6 Inspiring Female Bloggers
"We're a community that touches real lives every day."
Stefania Pomponi Butler, 38
Back in 2003, when I started my personal blog, CityMama (citymama.typepad.com),
my aim was to chronicle what life was like for a 30-something mom living in an
urban environment with a baby. As CityMama grew, I began to get comments and
emails from women who didn't share my urbanite parenting experience — they were
relating more to my being a Korean-Italian-American mother. When I wrote about
the afternoons I'd catch the bus to take my toddler out to our weekly Korean
lunch date, the comments flooded in with readers' writing me that their kids
loved Korean food too. It got me thinking that the real story missing from the
blogs was the Korean-American parenting experience.
Inspired by the launch of ricedaddies.com, a collaborative blog for Asian dads,
I emailed all the blog friends I knew who were connected to Korean culture in
some way. In April 2006, Kimchi Mamas was born. Kimchi (or kimchee) is a spicy
Korean condiment that's part of every meal. Kimchi Mamas who contribute
to this collective blog are half Korean like me or are Korean-American or
Korean adoptees to Caucasian parents or are Caucasians married to Korean men.
Anyone can blog on the site; the only requirement for writers is that Korean
identity or culture must deeply touch their lives in some way — and, of course,
that they be mothers.
Kimchi Mamas is a safe place for us to discuss the unique issues that affect us
as mothers — as well as share the joys and frustrations of parenting. Whether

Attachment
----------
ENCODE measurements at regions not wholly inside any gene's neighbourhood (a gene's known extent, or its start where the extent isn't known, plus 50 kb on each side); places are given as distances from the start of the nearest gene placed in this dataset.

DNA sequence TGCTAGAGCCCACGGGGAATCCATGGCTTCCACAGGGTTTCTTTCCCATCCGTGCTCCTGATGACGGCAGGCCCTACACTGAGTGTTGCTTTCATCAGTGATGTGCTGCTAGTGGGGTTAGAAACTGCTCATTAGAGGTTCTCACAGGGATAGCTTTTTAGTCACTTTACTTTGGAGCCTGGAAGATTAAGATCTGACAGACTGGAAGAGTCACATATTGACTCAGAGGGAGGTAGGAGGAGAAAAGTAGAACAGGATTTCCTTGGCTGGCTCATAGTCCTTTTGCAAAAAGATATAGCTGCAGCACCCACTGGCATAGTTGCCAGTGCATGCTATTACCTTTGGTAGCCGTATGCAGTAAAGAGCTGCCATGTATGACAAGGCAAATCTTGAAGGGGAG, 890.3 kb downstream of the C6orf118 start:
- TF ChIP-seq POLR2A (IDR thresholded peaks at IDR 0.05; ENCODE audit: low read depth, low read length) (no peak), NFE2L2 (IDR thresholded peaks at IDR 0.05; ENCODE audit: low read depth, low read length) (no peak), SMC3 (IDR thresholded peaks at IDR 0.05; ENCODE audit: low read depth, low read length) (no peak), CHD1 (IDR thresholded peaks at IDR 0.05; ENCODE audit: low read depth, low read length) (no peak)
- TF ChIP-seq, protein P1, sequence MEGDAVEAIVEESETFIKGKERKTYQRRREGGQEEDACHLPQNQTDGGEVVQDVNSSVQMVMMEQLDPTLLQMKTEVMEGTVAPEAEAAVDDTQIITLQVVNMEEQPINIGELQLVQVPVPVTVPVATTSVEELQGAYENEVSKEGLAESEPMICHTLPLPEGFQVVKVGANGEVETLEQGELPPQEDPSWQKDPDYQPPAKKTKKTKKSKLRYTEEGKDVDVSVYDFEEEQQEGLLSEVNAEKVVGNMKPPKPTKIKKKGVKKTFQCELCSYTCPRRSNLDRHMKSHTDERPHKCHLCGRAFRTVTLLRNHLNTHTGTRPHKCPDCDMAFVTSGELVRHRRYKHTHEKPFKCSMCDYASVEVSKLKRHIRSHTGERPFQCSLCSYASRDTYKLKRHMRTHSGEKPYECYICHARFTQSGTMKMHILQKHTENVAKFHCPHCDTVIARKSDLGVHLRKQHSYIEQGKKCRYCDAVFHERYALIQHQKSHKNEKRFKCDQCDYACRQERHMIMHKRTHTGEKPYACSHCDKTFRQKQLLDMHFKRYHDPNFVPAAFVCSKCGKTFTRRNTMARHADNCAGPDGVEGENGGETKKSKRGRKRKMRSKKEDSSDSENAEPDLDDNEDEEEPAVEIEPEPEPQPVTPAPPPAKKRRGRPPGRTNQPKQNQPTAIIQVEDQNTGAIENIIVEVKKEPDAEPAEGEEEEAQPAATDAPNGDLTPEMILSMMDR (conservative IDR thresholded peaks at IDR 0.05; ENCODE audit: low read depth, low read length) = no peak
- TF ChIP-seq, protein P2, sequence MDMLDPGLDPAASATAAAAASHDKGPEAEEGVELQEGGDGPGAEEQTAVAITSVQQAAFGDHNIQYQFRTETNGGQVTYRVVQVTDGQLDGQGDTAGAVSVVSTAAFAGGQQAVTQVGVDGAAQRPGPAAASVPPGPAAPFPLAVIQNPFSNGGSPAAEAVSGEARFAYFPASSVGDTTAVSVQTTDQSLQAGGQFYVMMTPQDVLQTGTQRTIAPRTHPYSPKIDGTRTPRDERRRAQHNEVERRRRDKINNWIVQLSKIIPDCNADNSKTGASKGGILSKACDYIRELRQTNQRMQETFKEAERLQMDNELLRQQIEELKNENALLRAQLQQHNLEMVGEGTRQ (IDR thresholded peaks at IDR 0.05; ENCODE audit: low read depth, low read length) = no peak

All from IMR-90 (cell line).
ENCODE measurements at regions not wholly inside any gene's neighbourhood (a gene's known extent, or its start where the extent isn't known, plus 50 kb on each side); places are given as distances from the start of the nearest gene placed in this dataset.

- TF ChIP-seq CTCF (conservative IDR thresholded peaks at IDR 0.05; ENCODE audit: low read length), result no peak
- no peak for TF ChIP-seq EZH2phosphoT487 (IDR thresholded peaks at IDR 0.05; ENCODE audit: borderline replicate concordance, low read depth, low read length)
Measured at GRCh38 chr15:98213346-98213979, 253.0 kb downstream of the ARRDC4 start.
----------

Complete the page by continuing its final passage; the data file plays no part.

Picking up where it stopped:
it's planning dols (first birthday parties), trying to build
relationships with in-laws who may not speak English well, or confronting
racism, the concerns we share as Kimchi Mamas allow connections to grow beyond
the screen. We donate ad revenue to charities like the Asian Pacific Women's
Center, and we've rallied around Kimchi Mamas who were dealing with tough
circumstances like a contentious divorce or a death in the family. In the end,
Kimchi Mamas is more than just a place where writers contribute posts; it's a
community that reaches through the blogosphere and touches real lives every
Find Your Own Spot In Cyberspace
Discovering the right blog community can be like finding the right pair of
jeans: It should feel comfortable, not too constricting, and dependable. Here
are a few platforms and communities to get you started — either blogging or
Create a blog.
Blogger.com, livejournal.com, and wordpress.com are free sites that allow you
to create a blog. Or, get your feet wet by contributing to a Web community like
divinecaroline.com or tokoni.com. These sites allow you to post entries about
topics you're interested in but don't require you to set up a blog page.
Find a blog.
Check out blogher.com, a community that lists more than 10,000 blogs sorted by
topic, ranging from relationship blogs to blogs about cars, all written by
women. To get a taste, take a look at Sleep Is for the Weak. Due out in
September, this anthology of the best writing from BlogHer's parenting blogs
includes a foreword by REDBOOK's own editor- and blogger-in-chief, Stacy
Read the REDBOOK blogs!
Log on to redbookmag.com/blogs for a daily dose of honesty on topics ranging
from cooking to infertility.
Originally published on July 11, 2008
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